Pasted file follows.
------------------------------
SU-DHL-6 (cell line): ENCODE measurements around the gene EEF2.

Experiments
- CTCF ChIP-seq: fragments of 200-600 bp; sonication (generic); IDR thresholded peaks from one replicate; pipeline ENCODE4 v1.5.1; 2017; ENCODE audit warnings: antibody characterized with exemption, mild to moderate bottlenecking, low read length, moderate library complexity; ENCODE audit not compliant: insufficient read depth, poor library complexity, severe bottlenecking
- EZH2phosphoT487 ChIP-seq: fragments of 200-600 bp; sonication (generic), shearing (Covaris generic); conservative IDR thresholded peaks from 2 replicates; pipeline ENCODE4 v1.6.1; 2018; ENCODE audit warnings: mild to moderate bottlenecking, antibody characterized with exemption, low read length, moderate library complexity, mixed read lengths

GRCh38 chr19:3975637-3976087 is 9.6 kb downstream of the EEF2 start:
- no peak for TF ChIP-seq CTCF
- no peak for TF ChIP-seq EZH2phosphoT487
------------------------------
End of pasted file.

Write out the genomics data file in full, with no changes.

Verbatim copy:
SU-DHL-6 (cell line): ENCODE measurements around the gene EEF2.

Experiments
- CTCF ChIP-seq: fragments of 200-600 bp; sonication (generic); IDR thresholded peaks from one replicate; pipeline ENCODE4 v1.5.1; 2017; ENCODE audit warnings: antibody characterized with exemption, mild to moderate bottlenecking, low read length, moderate library complexity; ENCODE audit not compliant: insufficient read depth, poor library complexity, severe bottlenecking
- EZH2phosphoT487 ChIP-seq: fragments of 200-600 bp; sonication (generic), shearing (Covaris generic); conservative IDR thresholded peaks from 2 replicates; pipeline ENCODE4 v1.6.1; 2018; ENCODE audit warnings: mild to moderate bottlenecking, antibody characterized with exemption, low read length, moderate library complexity, mixed read lengths

GRCh38 chr19:3975637-3976087 is 9.6 kb downstream of the EEF2 start:
- no peak for TF ChIP-seq CTCF
- no peak for TF ChIP-seq EZH2phosphoT487